Understanding Weather – not predicting – 31May 2013
After a prolonged season of an abnormal weather pattern, over the past few weeks, that stubborn deviation has given way and reverted to a more conventional, expected pattern. During this week, the synoptic charts presented an early winter pattern that is in line with expected conditions.
These consisted of cold front extensions coming close to southern Namibia so bringing closer the prospect of winter showers to the south. These have been scarce in recent seasons.
Historically our south could rely on winter rain recurrence across the May to September period with a level of certainty better than our summer-autumn expectation which is dogged by the Arid Zone identity of variability.
Present synoptics present these frontal extensions driven by anticyclonic cells which, and here is the mix, form far to the south of their normal (about 30oS) range. This complexity sees these cells tending to slip around (south of) the vortex, pushing it somewhat north while guiding the vortex and its higher extension southward, mixing with the warmer air on its western side. North of these events that occur in the southern seas, an anticyclonic upper extension is located east of Namibia.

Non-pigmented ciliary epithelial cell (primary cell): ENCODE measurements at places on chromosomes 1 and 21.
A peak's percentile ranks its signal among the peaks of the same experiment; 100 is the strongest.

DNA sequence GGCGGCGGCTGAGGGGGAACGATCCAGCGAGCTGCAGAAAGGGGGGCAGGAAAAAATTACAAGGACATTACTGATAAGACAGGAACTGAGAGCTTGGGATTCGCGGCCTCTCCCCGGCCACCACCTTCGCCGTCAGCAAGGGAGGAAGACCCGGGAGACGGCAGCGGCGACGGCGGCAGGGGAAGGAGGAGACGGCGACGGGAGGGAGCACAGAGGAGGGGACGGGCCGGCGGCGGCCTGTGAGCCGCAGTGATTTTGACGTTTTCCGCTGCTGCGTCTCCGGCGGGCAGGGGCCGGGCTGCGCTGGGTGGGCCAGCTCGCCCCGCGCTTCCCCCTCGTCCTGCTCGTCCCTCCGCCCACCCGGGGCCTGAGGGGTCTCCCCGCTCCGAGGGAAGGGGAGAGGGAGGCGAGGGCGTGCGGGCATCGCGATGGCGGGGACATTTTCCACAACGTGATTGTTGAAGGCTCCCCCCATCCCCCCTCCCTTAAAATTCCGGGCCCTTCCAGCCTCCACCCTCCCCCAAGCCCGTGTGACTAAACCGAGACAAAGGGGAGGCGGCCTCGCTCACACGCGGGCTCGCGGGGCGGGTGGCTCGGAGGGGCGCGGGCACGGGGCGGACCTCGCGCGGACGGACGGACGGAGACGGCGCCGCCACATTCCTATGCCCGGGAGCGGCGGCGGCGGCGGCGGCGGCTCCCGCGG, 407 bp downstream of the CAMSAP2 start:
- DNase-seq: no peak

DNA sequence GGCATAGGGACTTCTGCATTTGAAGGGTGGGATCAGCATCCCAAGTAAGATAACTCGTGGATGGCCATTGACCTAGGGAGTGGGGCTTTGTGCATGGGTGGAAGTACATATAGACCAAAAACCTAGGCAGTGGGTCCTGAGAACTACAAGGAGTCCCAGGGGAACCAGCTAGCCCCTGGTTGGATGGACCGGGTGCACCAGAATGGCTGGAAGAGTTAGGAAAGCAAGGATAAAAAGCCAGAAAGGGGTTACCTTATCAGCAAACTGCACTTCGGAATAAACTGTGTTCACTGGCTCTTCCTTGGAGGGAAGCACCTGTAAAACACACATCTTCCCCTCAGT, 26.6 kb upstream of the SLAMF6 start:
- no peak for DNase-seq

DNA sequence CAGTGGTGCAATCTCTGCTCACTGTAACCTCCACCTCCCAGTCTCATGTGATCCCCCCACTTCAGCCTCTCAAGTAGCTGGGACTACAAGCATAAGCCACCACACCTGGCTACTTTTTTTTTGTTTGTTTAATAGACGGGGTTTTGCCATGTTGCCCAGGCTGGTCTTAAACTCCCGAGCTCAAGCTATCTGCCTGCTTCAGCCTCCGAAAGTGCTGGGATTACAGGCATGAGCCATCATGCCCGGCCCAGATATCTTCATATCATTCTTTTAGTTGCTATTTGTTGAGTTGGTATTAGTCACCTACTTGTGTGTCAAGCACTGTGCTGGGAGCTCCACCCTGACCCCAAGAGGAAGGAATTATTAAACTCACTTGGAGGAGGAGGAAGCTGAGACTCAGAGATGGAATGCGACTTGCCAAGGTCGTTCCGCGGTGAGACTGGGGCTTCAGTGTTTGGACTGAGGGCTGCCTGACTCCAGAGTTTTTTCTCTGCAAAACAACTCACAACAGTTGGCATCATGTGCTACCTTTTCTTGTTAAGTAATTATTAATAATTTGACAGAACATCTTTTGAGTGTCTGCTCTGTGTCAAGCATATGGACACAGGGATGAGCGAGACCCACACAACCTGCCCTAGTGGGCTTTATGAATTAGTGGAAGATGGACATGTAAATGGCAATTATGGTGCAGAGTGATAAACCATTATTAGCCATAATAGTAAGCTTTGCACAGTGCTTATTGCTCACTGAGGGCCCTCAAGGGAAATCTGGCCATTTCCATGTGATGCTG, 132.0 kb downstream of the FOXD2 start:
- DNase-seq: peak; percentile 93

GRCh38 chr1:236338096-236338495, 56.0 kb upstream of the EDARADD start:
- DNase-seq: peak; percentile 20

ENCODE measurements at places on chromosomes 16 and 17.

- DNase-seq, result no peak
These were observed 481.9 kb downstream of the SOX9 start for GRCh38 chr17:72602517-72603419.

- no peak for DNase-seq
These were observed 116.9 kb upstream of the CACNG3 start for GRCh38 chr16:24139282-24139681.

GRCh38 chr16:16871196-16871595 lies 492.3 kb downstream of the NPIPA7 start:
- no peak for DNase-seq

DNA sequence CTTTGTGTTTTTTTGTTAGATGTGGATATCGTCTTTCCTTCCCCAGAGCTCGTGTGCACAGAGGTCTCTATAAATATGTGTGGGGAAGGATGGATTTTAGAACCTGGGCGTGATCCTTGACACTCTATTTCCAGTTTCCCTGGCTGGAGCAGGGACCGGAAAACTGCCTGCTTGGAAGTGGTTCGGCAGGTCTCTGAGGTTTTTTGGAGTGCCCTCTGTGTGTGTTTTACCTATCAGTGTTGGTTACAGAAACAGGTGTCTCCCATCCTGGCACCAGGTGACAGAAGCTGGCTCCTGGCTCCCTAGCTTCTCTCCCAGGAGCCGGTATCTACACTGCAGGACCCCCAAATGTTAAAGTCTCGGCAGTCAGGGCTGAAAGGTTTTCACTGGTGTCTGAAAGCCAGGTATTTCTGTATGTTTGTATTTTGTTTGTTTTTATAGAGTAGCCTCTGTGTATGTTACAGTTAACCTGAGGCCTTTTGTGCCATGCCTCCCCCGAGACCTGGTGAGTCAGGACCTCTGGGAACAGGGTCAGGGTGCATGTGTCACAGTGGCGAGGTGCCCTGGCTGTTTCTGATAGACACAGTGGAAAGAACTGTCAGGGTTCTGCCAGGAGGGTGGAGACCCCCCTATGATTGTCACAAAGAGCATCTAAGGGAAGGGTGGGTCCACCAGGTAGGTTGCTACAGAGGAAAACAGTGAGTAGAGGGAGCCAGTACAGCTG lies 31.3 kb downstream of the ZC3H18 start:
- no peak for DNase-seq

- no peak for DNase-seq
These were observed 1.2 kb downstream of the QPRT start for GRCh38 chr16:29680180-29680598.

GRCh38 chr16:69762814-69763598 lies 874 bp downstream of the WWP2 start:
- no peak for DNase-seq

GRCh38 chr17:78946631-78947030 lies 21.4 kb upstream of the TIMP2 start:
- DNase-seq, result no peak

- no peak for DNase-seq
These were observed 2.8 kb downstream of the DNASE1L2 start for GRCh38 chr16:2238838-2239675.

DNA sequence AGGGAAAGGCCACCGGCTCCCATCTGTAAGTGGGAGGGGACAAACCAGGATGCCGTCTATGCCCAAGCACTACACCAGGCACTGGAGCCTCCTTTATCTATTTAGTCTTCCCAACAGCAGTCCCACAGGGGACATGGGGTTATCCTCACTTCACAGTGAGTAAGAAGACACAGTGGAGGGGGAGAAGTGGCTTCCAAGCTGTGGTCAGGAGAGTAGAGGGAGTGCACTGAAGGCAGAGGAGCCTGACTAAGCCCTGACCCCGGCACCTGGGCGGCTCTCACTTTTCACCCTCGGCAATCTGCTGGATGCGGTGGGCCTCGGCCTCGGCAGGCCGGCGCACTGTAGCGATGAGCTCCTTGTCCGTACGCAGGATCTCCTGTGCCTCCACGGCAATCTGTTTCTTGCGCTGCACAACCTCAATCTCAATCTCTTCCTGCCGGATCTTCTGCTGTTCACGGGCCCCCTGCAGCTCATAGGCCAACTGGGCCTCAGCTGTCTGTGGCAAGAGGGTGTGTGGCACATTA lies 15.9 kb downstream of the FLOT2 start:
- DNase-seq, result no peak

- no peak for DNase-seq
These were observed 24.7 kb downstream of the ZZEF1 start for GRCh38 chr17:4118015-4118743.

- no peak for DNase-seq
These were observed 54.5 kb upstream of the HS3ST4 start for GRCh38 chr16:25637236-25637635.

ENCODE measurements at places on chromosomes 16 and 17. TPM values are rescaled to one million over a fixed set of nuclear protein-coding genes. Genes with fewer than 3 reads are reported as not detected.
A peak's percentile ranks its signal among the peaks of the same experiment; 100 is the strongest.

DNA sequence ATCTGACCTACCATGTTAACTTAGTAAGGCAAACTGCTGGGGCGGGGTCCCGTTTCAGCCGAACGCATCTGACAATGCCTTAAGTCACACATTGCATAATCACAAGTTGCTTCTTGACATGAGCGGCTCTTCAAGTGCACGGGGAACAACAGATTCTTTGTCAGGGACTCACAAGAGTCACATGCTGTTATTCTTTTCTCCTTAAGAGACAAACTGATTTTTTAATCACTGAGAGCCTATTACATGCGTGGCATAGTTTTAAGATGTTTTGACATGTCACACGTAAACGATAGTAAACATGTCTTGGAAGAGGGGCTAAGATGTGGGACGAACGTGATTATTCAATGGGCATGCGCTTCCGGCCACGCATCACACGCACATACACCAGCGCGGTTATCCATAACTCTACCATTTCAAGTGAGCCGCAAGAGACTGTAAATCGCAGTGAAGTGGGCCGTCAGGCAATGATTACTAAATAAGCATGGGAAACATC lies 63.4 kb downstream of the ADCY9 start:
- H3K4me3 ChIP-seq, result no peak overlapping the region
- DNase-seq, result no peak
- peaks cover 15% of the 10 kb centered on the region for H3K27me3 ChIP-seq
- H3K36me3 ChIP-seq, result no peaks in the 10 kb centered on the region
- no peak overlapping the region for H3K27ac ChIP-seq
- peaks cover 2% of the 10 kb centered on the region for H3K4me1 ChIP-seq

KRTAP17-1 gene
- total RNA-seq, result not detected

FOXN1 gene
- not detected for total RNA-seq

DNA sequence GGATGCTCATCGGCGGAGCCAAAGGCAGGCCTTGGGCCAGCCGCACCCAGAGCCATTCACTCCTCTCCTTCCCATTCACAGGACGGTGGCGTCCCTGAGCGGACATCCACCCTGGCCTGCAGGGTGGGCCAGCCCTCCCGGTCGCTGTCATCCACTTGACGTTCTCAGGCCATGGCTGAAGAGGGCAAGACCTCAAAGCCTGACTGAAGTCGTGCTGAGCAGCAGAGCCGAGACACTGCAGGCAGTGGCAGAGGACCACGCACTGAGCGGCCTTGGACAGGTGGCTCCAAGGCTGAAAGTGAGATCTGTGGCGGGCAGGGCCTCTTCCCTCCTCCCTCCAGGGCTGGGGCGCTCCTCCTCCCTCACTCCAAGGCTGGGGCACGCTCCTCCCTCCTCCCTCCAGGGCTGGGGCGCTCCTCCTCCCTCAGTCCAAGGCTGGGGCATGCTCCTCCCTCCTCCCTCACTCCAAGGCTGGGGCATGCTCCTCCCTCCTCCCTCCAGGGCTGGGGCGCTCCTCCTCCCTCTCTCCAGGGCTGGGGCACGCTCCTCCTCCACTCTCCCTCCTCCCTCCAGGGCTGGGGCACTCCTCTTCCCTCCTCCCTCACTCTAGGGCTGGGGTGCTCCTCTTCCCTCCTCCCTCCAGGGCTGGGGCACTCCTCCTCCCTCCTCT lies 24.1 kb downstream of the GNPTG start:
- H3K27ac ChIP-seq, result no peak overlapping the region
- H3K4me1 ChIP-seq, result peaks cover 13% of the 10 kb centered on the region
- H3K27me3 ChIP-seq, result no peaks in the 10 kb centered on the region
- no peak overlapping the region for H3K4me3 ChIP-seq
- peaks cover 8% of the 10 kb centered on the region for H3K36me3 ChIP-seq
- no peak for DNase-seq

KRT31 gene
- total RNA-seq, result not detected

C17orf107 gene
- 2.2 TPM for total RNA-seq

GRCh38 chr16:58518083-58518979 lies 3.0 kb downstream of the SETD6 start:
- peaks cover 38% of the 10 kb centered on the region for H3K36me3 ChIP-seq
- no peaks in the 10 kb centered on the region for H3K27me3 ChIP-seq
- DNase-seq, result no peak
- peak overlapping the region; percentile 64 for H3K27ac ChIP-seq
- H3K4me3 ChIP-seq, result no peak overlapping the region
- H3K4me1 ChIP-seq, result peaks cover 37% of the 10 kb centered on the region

Airflow across Namibia retained a northerly orientation with the potential of tapping the moister fringes still present over northern Angola. This has placed the weather pattern into the position which both resembles the newer and the older so that conditions warm for this time of year prevail (newer) while pressure patterns display typical early winter movement.
Although it is too early for the current pressure patterns to give any indication of developments later in the year, at least for now, they seem to have settled back into a recognisable pattern. The weak cold front of the previous weekend collapsed as it rounded the Cape, leading to a mild, sunny week with little wind, for the entire Namibia. The relatively warm conditions were supported by a constant northerly airflow.
South Atlantic weather is dominated by an intense trough progressing east and, by weekend, bringing about cloudier skies to the south. At this stage some drizzle is expected below the escarpment across Saturday into Sunday. The trough slips away southeast by Sunday evening. This trough and its almost upper cut-off core are gone by Monday, so restoring the northerly flow across the interior plateau. Such a pattern restricts easterly flows hence no “oosweer” conditions. Clear skies and overnight radiation cooling are to be expected but the chill of winter is limited.
An upper air trough appears by mid-week.
These patterns fit well with both adjacent and distant southern hemisphere patterns, while intermittent ridges do form, extending to Antarctica, strengthening cold front activity and a potential for “cut-off” vortex development: again a mix of foundation weather patterns, while ensuring winter rainfall potential to the area south of the Keetmanshoop Lüderitz line.